Why Did You Write This Book?

Excerpt from the book, Lifesaving FAQs of How Food Reversed My Brain Damage, written by Myron Norman

I wrote this publication for three primary reasons. Firstly, the average person will likely spend more than 1/3 of their life eating. In many cases, the average person can also eat three meals each day with snacks in between.

With so much time being spent eating, there apparently isn’t enough time spent discussing how foods can help the body recover from a neurological vantage point. That has to change.

While various cognitive and neurorestorative treatments and programs are available today, programs about food and the brain are significantly lacking. Especially when we consider that what we eat can affect our brain much faster than many prolonged neurorestorative programs.

My intention is not to place food as a superior option for treating the brain--instead, food therapy coupled with today’s modern restorative programs and advancements in brain research give our brains a better chance to recover and/or stave off atrophy.

Secondly, finding credible information about the brain can be difficult, especially if the brain is injured. A foggy brain bombarded with doctor appointments and pending medical bills make it very hard to search and focus on ways to get well.

Some people will say that conspiracies in the medical field prevent everyday people from accessing vital information about the brain. I don’t agree with that. I am proof that the information is out there.

I happen to believe that the internet can be a great resource when it comes to finding valuable information. That’s assuming a person knows where to look online for that info. This book will take the guesswork out of searching for credible information online and offline.

One of the most disheartening things I have experienced was seeing survivors flood social media groups hoping to find the right answer for their symptoms or an injured loved one. Often group administrators believe they are providing an excellent resource for survivors, yet many social media groups only circulate less than accurate information.

When you have thousands of people in a single group sharing information, almost everyone believes their information is the best information. I certainly believe that online forums and discussion groups can be helpful. However, I believe there are millions of people who need something more than just emotional comfort. They are seeking unbiased information about the brain so they themselves can make their own informed decisions.

I will highlight social media groups that are having a more significant impact in the brain space in an upcoming publication.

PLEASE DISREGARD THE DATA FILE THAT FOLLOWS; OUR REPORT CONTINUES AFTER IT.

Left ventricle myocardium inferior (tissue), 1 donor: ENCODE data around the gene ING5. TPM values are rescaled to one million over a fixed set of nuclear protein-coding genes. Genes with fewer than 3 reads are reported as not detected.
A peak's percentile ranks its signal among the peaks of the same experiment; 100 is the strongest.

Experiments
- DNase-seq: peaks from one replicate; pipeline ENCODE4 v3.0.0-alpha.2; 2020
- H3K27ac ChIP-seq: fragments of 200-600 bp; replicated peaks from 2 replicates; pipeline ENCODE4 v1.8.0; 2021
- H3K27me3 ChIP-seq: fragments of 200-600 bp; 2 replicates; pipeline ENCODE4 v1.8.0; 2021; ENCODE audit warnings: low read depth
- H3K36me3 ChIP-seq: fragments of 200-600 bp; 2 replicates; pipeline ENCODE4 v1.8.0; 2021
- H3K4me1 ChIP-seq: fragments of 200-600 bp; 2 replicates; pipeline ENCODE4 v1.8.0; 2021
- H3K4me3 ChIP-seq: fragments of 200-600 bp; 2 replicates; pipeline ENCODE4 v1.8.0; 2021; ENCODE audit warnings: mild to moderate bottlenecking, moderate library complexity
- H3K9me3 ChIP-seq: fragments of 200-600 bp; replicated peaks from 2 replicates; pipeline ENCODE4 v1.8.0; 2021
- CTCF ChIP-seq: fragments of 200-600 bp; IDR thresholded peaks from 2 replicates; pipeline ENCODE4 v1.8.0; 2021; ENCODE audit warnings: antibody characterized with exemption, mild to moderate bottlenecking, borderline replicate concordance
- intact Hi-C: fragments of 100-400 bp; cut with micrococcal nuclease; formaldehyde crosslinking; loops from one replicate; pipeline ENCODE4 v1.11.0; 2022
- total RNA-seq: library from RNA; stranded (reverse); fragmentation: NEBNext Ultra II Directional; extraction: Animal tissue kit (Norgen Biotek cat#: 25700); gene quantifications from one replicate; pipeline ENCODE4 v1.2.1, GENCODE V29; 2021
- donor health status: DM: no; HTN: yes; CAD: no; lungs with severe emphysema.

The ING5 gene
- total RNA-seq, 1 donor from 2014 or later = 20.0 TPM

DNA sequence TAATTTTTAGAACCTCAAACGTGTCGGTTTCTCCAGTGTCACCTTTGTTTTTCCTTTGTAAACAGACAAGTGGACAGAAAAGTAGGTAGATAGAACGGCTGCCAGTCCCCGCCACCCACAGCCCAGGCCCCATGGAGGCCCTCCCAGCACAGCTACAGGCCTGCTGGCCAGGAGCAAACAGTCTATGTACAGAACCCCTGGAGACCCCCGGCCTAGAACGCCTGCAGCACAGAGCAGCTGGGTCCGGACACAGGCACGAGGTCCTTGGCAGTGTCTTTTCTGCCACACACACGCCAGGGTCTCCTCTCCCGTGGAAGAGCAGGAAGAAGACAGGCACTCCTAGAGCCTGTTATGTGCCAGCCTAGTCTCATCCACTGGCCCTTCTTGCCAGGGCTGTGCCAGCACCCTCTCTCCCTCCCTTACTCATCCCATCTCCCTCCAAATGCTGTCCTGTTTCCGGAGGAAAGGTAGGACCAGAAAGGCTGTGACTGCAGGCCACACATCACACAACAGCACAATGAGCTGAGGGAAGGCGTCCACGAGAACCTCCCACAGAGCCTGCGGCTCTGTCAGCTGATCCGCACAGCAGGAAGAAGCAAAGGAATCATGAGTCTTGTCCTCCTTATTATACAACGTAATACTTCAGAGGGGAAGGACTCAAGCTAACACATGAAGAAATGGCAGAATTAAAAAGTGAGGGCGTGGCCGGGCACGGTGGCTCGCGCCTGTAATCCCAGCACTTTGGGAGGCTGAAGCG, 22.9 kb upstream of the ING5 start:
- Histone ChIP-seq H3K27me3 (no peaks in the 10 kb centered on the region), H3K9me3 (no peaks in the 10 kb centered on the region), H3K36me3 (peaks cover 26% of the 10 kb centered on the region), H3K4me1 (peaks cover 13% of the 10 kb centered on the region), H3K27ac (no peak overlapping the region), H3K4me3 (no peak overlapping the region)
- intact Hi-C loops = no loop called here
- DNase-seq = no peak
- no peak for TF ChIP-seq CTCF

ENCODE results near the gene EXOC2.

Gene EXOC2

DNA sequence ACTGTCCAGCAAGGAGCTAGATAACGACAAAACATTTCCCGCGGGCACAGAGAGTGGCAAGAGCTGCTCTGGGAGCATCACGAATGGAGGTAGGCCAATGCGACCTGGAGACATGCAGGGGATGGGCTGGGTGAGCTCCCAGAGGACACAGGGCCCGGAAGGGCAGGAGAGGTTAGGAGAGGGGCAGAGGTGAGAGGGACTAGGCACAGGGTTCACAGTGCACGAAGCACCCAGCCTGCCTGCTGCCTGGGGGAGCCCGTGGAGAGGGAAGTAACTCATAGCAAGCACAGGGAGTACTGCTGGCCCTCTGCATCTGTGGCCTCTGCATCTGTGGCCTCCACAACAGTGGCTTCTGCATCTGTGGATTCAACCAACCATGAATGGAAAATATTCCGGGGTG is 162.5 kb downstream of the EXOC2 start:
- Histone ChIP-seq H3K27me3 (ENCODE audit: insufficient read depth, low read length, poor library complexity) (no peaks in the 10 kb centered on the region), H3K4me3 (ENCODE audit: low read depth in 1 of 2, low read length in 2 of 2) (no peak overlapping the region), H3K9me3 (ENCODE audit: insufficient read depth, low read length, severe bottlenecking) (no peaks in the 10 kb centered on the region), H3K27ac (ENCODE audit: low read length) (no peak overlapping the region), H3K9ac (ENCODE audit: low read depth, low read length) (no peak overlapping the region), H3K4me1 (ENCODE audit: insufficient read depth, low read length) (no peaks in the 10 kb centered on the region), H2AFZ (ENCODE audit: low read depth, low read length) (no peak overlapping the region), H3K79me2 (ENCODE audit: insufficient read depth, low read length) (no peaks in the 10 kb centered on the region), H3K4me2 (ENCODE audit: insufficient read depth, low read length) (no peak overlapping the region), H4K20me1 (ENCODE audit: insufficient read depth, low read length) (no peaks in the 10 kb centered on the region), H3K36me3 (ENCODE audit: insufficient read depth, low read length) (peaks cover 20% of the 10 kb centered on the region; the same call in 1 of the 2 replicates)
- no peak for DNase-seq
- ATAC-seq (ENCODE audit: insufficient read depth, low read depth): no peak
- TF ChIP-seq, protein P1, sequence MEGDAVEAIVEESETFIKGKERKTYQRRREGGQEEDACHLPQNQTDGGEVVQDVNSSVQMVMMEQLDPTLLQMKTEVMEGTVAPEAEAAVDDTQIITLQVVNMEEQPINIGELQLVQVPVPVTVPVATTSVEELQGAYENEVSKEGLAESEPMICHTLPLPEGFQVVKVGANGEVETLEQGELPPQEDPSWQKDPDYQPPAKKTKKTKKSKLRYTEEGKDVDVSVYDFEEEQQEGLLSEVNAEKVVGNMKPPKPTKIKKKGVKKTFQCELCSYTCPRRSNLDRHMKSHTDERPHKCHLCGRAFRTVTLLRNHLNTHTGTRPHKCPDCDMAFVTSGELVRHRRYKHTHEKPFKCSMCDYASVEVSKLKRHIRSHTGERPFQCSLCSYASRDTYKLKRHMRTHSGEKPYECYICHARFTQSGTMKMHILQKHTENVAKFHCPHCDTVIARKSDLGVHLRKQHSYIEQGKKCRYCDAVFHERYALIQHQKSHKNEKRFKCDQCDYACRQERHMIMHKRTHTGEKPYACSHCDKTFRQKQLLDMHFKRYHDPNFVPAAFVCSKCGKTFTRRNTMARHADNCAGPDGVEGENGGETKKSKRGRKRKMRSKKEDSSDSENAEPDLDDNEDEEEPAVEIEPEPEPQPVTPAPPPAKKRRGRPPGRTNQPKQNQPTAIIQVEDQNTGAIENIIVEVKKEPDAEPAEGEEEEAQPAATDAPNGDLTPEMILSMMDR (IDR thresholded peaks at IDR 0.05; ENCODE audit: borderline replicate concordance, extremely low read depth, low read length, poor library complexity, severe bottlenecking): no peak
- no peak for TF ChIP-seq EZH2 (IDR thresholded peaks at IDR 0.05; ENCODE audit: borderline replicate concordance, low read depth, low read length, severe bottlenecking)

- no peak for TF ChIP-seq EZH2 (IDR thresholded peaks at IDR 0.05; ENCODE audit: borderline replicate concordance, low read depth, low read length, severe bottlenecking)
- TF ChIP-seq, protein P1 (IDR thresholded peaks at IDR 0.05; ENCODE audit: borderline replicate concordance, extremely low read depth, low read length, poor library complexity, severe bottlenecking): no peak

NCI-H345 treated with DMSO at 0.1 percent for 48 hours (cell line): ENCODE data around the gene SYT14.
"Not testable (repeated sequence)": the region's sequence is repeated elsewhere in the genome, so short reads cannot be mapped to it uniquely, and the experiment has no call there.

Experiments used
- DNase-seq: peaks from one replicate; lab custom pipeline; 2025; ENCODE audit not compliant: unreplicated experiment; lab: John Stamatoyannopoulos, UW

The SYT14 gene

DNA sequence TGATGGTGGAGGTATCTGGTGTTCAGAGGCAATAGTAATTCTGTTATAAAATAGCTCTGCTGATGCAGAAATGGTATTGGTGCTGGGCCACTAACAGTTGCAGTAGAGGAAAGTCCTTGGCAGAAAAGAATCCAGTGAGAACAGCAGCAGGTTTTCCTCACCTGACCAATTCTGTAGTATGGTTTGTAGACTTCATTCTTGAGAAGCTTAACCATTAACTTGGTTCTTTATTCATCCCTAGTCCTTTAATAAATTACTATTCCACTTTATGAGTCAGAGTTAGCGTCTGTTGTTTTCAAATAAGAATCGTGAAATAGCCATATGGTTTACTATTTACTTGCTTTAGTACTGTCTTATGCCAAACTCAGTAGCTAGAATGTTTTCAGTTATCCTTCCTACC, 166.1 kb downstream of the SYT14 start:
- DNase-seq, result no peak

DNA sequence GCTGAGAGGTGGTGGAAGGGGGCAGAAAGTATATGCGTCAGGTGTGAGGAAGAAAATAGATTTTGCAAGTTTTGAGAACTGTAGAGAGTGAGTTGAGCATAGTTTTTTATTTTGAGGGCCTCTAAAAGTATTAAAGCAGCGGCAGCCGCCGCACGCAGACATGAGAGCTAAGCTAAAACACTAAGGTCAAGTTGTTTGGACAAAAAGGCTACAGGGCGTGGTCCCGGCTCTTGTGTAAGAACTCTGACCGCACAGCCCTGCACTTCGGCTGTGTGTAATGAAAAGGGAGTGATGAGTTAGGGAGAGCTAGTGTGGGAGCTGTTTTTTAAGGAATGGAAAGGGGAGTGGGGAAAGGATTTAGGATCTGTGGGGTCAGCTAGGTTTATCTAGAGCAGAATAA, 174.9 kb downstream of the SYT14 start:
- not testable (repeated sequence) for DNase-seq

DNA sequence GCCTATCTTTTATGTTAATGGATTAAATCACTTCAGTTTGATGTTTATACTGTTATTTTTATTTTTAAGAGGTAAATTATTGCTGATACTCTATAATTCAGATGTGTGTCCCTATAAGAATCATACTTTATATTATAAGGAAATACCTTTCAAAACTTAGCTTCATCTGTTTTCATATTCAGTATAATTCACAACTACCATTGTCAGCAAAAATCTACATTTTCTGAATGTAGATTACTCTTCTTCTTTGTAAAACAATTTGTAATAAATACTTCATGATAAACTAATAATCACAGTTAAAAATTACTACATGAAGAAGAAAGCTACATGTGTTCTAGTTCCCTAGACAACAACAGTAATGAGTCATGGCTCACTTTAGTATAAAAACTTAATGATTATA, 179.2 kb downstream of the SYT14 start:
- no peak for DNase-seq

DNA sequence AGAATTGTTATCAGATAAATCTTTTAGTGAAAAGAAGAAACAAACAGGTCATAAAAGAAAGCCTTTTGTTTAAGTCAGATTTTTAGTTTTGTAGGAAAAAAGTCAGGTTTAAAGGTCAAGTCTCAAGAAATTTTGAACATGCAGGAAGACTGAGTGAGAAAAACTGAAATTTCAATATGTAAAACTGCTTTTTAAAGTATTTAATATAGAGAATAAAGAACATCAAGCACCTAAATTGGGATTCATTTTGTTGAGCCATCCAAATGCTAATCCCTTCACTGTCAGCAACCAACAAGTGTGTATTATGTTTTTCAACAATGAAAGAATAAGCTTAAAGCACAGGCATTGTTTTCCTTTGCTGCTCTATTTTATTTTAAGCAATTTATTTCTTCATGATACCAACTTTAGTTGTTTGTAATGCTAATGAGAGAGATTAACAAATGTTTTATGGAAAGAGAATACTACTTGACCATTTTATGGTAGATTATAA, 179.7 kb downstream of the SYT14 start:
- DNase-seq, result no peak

I believe it is also essential for communities to champion in-person support groups with a brain focus. Support groups can provide a tangible resource for individuals and families in need of support and credible information.

Thirdly, I knew the information in my head could be very helpful to many people. I received numerous emails and phone calls from people hoping to learn more about the things I learned.

I spent hours corresponding with survivors sharing information I had learned and discovered. I quickly realized that there was not enough of me to go around. What I didn’t know was that I had such a large amount of information in my head about the brain.

A friend explained that I could write a book if I gathered all of my notes. I thought, yeah right! I figured I might have 10 to 20 pages worth of writings but probably not a book. Obviously, I was wrong.

What’s even more shocking to me is that I have several more books pending from my studies. I didn’t want to compile everything in one read. This book is an excellent start to understanding scientifically proven research about food and brain recovery.

I am an information junkie. I enjoy consuming large bodies of research and facts related to nutrition and the brain. Even now each of the walls in my bedroom is occupied by stacks of books and research papers (ideas, models, theories, logic, scientific methods, descriptive, associational, intervention, practitioner, collaborative, etc.) Learning about food and the brain makes me happy. 


As an author and brain injury survivor, I wanted to publish a book that makes others happy or at least hopeful while making brain and food research easy to understand. No matter your educational background, health or income bracket, this publication will be an excellent fit for you.